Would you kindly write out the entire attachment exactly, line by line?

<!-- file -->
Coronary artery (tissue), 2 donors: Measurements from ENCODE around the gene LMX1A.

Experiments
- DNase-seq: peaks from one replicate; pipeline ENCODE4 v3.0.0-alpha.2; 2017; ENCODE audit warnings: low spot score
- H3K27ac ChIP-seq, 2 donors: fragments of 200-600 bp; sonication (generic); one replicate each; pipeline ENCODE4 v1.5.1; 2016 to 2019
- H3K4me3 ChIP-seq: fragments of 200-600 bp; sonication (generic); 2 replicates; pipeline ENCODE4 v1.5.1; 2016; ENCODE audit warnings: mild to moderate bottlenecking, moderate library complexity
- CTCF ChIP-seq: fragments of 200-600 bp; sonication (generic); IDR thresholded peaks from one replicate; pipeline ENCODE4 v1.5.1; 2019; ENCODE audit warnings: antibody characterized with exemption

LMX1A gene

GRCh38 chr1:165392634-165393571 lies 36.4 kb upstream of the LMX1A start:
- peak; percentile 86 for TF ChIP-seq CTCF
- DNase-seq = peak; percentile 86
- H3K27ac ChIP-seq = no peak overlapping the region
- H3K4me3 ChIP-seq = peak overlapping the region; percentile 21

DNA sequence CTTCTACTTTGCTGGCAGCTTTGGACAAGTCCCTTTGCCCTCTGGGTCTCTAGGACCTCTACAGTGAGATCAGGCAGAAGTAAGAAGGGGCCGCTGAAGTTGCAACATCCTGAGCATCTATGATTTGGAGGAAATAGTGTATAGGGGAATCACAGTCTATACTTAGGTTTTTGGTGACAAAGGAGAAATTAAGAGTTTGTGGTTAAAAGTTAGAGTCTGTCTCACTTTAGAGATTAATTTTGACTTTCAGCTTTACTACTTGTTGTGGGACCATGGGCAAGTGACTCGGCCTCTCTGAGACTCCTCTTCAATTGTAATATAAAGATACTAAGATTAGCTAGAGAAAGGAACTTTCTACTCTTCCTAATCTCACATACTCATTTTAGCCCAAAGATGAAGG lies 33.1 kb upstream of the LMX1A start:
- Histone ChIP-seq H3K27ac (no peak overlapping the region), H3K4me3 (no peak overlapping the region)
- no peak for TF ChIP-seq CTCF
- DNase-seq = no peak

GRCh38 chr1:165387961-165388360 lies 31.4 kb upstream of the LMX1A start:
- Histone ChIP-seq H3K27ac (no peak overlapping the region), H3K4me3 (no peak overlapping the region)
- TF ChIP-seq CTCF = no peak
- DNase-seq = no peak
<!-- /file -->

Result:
Coronary artery (tissue), 2 donors: Measurements from ENCODE around the gene LMX1A.

Experiments
- DNase-seq: peaks from one replicate; pipeline ENCODE4 v3.0.0-alpha.2; 2017; ENCODE audit warnings: low spot score
- H3K27ac ChIP-seq, 2 donors: fragments of 200-600 bp; sonication (generic); one replicate each; pipeline ENCODE4 v1.5.1; 2016 to 2019
- H3K4me3 ChIP-seq: fragments of 200-600 bp; sonication (generic); 2 replicates; pipeline ENCODE4 v1.5.1; 2016; ENCODE audit warnings: mild to moderate bottlenecking, moderate library complexity
- CTCF ChIP-seq: fragments of 200-600 bp; sonication (generic); IDR thresholded peaks from one replicate; pipeline ENCODE4 v1.5.1; 2019; ENCODE audit warnings: antibody characterized with exemption

LMX1A gene

GRCh38 chr1:165392634-165393571 lies 36.4 kb upstream of the LMX1A start:
- peak; percentile 86 for TF ChIP-seq CTCF
- DNase-seq = peak; percentile 86
- H3K27ac ChIP-seq = no peak overlapping the region
- H3K4me3 ChIP-seq = peak overlapping the region; percentile 21

DNA sequence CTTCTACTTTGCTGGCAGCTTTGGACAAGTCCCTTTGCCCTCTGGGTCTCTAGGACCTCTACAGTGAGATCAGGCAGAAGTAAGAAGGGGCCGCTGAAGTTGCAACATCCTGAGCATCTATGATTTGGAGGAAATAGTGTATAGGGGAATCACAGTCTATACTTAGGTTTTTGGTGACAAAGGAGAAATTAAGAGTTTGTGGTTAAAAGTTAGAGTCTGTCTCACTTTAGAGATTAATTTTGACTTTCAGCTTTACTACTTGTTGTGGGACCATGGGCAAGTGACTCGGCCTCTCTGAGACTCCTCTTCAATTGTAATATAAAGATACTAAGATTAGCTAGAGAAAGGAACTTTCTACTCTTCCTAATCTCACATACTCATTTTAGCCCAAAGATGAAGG lies 33.1 kb upstream of the LMX1A start:
- Histone ChIP-seq H3K27ac (no peak overlapping the region), H3K4me3 (no peak overlapping the region)
- no peak for TF ChIP-seq CTCF
- DNase-seq = no peak

GRCh38 chr1:165387961-165388360 lies 31.4 kb upstream of the LMX1A start:
- Histone ChIP-seq H3K27ac (no peak overlapping the region), H3K4me3 (no peak overlapping the region)
- TF ChIP-seq CTCF = no peak
- DNase-seq = no peak